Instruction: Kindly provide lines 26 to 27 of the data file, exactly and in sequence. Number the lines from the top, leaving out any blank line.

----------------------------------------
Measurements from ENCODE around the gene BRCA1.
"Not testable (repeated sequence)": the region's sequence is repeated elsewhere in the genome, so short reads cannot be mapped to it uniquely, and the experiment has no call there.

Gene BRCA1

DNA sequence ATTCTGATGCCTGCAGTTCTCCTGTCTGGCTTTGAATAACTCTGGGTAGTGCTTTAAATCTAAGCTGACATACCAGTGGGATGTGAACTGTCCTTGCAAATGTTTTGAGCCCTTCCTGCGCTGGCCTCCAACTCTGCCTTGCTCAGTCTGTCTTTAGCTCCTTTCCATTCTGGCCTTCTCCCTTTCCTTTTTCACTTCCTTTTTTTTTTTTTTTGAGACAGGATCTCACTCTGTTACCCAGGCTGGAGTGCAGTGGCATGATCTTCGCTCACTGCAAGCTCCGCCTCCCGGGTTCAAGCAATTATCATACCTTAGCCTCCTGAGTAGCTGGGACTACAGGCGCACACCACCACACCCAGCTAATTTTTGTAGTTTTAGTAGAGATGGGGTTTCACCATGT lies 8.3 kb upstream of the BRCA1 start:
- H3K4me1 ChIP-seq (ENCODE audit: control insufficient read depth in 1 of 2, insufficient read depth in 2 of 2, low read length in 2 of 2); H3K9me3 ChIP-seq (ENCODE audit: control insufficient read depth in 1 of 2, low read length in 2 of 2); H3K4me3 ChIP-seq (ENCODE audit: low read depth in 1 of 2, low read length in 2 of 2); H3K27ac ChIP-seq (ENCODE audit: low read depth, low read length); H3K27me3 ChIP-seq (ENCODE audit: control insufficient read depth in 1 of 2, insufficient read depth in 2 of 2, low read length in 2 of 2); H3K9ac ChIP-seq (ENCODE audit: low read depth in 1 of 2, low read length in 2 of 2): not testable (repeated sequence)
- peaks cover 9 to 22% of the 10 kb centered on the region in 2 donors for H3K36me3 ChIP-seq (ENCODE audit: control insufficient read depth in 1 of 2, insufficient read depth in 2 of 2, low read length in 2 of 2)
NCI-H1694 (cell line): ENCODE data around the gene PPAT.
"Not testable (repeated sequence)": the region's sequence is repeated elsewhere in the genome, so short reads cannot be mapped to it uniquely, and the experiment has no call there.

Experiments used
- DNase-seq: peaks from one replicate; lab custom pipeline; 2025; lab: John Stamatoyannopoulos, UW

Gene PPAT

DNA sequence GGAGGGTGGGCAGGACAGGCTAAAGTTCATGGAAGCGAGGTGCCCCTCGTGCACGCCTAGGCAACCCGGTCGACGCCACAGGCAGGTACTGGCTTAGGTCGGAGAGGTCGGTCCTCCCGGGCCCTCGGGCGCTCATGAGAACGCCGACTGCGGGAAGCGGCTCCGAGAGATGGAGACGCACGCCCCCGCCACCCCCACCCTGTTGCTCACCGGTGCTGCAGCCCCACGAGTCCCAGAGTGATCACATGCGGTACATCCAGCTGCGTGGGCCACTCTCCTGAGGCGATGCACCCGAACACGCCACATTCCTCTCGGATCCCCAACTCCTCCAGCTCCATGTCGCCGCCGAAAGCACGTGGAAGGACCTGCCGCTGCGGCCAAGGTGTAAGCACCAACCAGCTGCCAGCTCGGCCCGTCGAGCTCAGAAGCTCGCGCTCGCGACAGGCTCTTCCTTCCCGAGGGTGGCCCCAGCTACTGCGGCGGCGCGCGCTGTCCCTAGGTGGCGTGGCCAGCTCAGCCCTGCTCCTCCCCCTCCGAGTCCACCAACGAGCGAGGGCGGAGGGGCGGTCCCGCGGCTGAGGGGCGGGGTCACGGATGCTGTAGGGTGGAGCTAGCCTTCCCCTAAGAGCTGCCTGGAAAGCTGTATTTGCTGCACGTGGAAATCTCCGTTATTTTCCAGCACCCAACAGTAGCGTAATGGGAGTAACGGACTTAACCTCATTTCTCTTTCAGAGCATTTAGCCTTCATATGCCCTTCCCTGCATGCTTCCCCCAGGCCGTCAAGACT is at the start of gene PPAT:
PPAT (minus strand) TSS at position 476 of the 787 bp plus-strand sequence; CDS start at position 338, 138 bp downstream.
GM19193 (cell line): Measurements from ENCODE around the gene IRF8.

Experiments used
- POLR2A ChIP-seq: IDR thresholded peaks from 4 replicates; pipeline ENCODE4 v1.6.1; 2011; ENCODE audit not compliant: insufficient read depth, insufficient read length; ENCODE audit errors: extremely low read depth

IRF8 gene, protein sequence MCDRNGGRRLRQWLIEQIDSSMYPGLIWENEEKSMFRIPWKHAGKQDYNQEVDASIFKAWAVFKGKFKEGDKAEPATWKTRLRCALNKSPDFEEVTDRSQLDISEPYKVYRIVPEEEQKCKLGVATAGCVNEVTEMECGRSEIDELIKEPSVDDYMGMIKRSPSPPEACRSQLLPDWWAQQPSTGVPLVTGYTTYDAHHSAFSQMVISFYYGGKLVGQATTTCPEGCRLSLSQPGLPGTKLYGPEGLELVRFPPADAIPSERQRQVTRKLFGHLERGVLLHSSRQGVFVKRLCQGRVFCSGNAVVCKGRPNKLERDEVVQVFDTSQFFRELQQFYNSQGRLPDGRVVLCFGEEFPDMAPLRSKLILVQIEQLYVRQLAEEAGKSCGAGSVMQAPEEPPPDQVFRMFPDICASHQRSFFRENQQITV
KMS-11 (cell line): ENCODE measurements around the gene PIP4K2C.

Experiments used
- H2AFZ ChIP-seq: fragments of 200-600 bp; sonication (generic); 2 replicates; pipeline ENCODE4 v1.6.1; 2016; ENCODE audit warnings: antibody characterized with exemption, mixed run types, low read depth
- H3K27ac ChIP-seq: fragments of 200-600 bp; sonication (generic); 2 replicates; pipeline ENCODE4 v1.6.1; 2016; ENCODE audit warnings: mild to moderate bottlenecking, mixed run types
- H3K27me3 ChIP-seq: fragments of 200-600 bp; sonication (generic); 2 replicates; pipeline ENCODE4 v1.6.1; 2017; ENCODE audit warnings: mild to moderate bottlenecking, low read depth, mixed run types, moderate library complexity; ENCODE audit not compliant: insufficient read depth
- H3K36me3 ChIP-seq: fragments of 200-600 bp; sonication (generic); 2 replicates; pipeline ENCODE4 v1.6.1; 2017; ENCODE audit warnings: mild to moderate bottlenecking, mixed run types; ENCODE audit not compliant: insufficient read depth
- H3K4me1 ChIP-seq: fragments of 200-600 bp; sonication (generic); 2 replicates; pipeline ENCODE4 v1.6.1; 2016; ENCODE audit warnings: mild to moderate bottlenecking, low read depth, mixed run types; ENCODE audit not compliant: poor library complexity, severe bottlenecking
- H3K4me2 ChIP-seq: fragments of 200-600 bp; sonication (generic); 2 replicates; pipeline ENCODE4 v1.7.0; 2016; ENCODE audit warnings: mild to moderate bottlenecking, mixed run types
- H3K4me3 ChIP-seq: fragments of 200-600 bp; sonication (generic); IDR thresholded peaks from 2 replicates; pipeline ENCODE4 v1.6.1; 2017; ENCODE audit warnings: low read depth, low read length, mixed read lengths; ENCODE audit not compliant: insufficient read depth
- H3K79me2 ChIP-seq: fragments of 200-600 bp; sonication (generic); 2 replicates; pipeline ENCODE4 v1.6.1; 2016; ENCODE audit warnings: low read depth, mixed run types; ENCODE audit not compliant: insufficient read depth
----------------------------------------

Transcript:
- H3K4me3 ChIP-seq: fragments of 200-600 bp; sonication (generic); IDR thresholded peaks from 2 replicates; pipeline ENCODE4 v1.6.1; 2017; ENCODE audit warnings: low read depth, low read length, mixed read lengths; ENCODE audit not compliant: insufficient read depth
- H3K79me2 ChIP-seq: fragments of 200-600 bp; sonication (generic); 2 replicates; pipeline ENCODE4 v1.6.1; 2016; ENCODE audit warnings: low read depth, mixed run types; ENCODE audit not compliant: insufficient read depth